INDIANAPOLIS — On pure talent alone, Colt Lyerla should be one of the highest-rated tight ends in this year's class.
Lyerla is a former five-star high-school prospect who landed at Oregon and showed his immediate skill by catching seven passes and an incredible five of them for touchdowns as a freshman. He added seven more scores (six receiving, one rushing) as a sophomore, earning honorable mention Pac-12 in 2012.
Everything pointed to a bust-out, sky's-the-limit junior season in 2013.
And that's when Lyerla's college career came crashing down. He left school in October for "personal reasons," and it later came out that Lyerla was charged with unlawful possession of cocaine, a charge to which he later pleaded guilty.
NFL teams are well aware of the charges and certainly will pepper Lyerla with questions, as the media did Thursday. Lyerla said he has hit rock bottom, having spent a night in jail for his crime, and now is trying to focus on proving to NFL teams at the scouting combine that he has matured.
"I think the biggest thing for me is just to be honest and to show remorse where remorse is due and just do my best to prove that I've changed and I'm changing and I've matured since I made those mistakes," Lyerla said.
There was no hiding it: Lyerla fidgeted while he spoke and had a serious look on his face while he talked about his unclear future. Of the 15 or so questions he was asked on Thursday, only a few of them were football-related. Lyerla knows that even with all of his natural gifts, it's likely to be more of the same when he speaks with NFL teams about the situation he's trying his best to put behind him.
Lyerla believes, in a weird way, that his troubles actually have helped him prepare for this moment at the combine and beyond.
"As much as I hate to say it, I think some of the mishaps that happened and me getting in trouble probably [were] the best thing that [have] happened to me because [they] really put me at a point and place and gave me time to self-reflect and just really helped me realize exactly what I want out of life and what I need to do to get it," Lyerla said.
Lyerla laments the fact that he has severed a lot of ties from college, and that includes relationships he once had with teammates and coaches. He has spoken to a few players recently, including Chicago Bears OG Kyle Long, but not many. He also hasn't kept in touch with former Ducks head coach Chip Kelly, who now is in the same position with the Philadelphia Eagles.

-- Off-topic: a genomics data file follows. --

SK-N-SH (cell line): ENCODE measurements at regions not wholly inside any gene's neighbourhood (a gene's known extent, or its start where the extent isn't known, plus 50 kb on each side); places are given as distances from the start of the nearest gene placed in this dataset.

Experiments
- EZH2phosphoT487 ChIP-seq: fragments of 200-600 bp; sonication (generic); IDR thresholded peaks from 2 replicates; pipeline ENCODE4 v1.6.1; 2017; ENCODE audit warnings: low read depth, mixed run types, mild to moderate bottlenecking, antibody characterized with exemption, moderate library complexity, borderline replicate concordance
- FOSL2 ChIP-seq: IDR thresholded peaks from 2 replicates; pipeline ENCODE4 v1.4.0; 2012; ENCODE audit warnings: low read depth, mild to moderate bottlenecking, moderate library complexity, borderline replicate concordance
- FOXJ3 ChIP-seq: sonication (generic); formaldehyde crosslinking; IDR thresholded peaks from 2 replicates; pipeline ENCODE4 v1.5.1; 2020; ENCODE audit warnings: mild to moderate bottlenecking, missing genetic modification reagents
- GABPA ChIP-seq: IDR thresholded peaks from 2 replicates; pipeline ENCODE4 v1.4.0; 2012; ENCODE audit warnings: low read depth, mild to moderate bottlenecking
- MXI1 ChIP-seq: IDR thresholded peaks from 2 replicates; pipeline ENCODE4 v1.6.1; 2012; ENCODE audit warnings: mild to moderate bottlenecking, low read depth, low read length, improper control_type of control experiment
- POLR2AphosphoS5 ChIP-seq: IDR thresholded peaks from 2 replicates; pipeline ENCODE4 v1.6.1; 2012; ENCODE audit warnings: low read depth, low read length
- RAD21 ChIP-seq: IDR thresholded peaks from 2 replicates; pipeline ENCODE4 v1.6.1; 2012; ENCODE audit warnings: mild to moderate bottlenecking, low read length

"I feel like me and Chip had a good player-coach relationship, and I'd love to play for the Eagles," he said, "so we'll see what happens."
Perhaps a banner workout this weekend can tilt the narrative a bit. Lyerla could test through the roof here, with good speed, natural hands and incredible explosion in his legs that once allowed him to jump onto a 62-inch box from a flat-footed start. In addition, Lyerla has lost 14 pounds since leaving the team after he played at around 255 this past season, checking in at 241 at the combine.
Lyerla also offers positional versatility — lining up at Oregon as an in-line tight end, flexed out wide and also lining up as a running back at times — that could boost his stock.
"I think that's one of the advantages I bring in this tight end group is versatility, and of course, I'd love to be able to do that for any team at the next level," he said. "But whatever the team needs me to do, I'll do it, whether that's special teams or just [being a] regular blocking tight end ... whatever it is, I'm going to do it."
His physical traits could tempt a team early on Day 2 of the NFL draft. But will Lyerla's past indiscretions knock him farther down?
"I'd say that I've put myself in a position where my back's against the wall, to a point that if I don't do everything perfect and the right way, that I won't be able to play football, let alone be successful in any shape and form," Lyerla said.
"All I can really say is it's something I deeply regret, and it's a mistake I'll have to live with for the rest of my life."
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